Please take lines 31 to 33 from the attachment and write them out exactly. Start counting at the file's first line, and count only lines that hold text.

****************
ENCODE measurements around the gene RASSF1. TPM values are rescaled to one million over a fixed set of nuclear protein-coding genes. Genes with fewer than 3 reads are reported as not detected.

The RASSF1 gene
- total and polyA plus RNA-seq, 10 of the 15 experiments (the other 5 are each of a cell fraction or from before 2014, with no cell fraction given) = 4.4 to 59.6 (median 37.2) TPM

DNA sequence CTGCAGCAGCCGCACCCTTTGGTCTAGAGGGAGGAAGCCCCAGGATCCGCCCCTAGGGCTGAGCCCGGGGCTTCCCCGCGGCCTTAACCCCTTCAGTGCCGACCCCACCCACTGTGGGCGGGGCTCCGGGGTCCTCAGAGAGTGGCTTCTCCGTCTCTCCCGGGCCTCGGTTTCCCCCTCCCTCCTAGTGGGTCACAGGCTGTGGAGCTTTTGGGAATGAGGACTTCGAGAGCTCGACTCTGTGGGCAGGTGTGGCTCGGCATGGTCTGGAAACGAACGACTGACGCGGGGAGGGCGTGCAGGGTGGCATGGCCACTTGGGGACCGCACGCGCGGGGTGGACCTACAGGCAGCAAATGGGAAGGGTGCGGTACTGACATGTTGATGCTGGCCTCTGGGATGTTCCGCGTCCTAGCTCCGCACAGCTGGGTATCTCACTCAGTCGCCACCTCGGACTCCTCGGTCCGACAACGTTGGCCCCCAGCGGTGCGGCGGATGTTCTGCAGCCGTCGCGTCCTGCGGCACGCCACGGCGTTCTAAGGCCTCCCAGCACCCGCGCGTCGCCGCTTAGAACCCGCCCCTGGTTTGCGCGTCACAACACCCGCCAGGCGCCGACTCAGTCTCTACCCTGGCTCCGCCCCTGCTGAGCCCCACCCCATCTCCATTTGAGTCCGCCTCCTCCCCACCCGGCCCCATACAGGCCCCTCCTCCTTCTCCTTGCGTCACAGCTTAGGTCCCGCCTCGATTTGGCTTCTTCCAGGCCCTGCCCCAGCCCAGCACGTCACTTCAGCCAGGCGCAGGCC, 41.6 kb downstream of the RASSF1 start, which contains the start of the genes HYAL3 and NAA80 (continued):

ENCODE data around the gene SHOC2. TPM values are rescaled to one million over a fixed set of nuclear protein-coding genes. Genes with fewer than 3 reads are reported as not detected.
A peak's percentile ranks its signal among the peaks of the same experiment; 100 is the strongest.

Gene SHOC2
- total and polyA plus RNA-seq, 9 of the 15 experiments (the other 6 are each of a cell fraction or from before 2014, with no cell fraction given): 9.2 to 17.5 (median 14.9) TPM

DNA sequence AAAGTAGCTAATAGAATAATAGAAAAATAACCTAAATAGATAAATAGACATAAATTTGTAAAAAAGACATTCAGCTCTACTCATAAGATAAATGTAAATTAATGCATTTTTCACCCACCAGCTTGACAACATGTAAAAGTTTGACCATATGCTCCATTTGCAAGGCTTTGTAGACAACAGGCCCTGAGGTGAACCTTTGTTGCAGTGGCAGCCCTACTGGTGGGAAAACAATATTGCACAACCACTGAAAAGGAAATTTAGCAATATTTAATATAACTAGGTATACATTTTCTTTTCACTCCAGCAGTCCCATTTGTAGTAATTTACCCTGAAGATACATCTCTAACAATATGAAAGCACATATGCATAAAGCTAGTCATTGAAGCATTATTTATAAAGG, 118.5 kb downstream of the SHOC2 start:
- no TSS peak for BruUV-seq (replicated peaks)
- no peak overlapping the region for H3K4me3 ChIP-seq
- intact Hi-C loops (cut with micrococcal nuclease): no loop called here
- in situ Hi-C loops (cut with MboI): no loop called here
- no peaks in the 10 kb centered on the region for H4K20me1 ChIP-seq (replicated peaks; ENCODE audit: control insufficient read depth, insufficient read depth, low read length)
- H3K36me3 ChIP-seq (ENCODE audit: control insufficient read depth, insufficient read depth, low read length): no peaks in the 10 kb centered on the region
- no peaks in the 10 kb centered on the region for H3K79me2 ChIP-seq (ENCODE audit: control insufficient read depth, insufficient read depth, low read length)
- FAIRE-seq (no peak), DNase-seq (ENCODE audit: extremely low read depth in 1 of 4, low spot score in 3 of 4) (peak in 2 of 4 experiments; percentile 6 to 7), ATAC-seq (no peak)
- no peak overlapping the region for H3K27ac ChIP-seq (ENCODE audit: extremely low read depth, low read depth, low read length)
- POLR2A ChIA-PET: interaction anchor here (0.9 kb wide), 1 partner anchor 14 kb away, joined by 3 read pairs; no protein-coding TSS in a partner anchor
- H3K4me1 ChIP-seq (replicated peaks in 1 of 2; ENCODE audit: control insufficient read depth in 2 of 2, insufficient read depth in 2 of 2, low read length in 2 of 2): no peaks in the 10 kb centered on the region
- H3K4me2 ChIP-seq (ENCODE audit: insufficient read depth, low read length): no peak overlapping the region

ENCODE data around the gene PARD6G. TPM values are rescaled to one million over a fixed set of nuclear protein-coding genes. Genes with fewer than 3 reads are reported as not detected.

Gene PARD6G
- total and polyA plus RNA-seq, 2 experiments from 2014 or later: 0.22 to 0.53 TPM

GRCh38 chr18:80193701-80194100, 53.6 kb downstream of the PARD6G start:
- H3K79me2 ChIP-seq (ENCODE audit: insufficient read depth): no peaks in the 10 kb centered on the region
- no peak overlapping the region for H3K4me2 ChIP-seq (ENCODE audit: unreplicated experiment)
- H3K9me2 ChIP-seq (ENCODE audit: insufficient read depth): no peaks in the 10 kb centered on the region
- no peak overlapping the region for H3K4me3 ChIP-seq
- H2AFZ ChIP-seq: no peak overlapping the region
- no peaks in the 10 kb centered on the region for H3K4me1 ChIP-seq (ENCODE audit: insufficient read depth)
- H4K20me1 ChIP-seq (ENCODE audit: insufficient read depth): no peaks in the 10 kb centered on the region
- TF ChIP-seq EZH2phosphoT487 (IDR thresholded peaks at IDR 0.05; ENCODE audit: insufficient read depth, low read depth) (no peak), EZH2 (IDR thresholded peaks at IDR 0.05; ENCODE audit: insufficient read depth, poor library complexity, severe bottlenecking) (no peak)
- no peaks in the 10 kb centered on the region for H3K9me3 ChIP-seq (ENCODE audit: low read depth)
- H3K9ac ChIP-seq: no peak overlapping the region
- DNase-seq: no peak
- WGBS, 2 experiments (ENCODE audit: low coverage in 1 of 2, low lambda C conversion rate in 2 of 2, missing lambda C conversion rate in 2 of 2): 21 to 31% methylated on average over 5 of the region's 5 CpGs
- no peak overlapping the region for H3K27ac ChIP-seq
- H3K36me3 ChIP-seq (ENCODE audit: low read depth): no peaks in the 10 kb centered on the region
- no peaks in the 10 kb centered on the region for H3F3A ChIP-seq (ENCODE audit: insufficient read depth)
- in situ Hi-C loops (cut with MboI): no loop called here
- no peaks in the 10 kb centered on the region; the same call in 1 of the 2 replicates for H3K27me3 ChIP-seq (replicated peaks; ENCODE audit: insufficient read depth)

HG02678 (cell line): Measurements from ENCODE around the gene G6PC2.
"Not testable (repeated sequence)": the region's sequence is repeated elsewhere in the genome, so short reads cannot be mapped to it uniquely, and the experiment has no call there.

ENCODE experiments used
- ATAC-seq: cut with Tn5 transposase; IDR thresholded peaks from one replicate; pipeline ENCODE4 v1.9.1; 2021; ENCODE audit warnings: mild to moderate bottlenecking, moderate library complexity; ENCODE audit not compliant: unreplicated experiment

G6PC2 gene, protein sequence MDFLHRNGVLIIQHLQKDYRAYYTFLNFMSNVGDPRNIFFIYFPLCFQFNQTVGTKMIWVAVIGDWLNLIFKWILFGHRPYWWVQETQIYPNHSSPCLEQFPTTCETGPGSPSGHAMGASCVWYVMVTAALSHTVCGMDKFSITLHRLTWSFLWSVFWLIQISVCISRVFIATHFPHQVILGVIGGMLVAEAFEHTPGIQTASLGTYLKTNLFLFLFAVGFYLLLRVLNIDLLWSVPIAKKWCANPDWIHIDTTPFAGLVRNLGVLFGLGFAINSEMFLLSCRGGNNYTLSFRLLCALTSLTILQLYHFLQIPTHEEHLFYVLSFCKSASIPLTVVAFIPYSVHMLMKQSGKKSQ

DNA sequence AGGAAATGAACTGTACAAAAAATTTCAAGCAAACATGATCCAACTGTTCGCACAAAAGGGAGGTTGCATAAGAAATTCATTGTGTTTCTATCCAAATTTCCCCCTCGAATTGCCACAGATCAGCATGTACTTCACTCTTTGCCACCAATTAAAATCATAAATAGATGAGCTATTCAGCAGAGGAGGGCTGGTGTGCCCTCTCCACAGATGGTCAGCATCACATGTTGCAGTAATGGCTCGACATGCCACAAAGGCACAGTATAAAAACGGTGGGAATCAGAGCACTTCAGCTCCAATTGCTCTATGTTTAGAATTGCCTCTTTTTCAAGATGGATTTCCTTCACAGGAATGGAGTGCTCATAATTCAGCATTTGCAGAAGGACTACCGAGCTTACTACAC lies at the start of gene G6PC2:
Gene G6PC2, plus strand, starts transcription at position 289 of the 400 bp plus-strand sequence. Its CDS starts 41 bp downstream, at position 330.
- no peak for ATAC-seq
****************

- no peaks in the 10 kb centered on the region for H3K4me1 ChIP-seq (ENCODE audit: insufficient read depth)
- H4K20me1 ChIP-seq (ENCODE audit: insufficient read depth): no peaks in the 10 kb centered on the region
- TF ChIP-seq EZH2phosphoT487 (IDR thresholded peaks at IDR 0.05; ENCODE audit: insufficient read depth, low read depth) (no peak), EZH2 (IDR thresholded peaks at IDR 0.05; ENCODE audit: insufficient read depth, poor library complexity, severe bottlenecking) (no peak)